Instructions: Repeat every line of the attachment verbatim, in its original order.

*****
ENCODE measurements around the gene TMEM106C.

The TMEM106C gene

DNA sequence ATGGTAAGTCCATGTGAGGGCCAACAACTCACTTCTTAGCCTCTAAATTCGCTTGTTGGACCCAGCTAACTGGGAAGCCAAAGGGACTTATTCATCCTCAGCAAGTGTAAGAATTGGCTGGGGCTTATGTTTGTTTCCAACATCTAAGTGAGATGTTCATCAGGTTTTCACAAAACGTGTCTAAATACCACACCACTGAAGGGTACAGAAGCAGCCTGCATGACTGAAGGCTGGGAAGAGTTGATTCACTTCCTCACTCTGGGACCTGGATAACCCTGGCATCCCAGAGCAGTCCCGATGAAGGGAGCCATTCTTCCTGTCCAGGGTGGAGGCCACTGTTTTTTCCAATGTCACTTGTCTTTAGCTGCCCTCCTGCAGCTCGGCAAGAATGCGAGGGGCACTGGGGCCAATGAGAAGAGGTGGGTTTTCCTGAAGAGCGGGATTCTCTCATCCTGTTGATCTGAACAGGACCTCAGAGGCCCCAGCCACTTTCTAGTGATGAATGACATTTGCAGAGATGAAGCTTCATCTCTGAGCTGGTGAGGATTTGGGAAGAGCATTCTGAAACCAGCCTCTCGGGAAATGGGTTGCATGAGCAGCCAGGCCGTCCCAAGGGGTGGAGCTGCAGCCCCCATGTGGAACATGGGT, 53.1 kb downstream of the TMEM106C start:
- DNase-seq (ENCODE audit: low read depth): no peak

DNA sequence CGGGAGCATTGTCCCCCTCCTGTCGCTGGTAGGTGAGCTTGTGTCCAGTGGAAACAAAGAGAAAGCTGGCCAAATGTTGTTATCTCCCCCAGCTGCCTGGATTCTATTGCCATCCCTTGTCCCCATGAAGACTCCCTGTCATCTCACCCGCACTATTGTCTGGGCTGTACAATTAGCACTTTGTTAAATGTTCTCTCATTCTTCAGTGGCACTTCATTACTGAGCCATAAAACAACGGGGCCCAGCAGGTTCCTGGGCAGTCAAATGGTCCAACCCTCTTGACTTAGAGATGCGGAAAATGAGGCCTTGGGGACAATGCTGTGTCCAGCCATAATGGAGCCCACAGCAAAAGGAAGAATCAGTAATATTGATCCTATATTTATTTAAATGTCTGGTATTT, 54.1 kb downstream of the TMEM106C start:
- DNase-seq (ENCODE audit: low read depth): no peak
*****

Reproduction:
ENCODE measurements around the gene TMEM106C.

The TMEM106C gene

DNA sequence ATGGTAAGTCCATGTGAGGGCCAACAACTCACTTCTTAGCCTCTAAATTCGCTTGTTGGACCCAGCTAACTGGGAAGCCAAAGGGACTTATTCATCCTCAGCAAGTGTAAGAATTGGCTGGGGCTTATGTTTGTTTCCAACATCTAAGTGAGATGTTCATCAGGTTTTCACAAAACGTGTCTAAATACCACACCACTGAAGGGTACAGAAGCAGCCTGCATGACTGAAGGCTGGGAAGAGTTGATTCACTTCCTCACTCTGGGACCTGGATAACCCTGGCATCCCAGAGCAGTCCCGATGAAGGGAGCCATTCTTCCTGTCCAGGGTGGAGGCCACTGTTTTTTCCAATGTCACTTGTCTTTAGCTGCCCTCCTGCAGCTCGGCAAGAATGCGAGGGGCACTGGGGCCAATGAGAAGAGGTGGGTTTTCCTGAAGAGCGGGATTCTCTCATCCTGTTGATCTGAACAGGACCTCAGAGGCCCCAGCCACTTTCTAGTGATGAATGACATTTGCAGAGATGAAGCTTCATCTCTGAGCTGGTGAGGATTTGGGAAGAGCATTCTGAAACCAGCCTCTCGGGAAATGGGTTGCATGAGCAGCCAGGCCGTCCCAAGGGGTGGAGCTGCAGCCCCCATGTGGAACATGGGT, 53.1 kb downstream of the TMEM106C start:
- DNase-seq (ENCODE audit: low read depth): no peak

DNA sequence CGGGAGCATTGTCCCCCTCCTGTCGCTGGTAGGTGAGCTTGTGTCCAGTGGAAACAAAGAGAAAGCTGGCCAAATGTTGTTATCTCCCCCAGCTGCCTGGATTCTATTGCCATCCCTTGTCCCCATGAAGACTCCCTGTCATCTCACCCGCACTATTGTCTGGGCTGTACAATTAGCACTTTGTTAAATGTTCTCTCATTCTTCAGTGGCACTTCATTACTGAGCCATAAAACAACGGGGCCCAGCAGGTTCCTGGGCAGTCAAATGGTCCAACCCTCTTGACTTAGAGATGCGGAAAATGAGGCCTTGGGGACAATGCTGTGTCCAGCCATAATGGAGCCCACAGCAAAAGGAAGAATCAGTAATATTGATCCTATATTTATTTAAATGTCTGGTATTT, 54.1 kb downstream of the TMEM106C start:
- DNase-seq (ENCODE audit: low read depth): no peak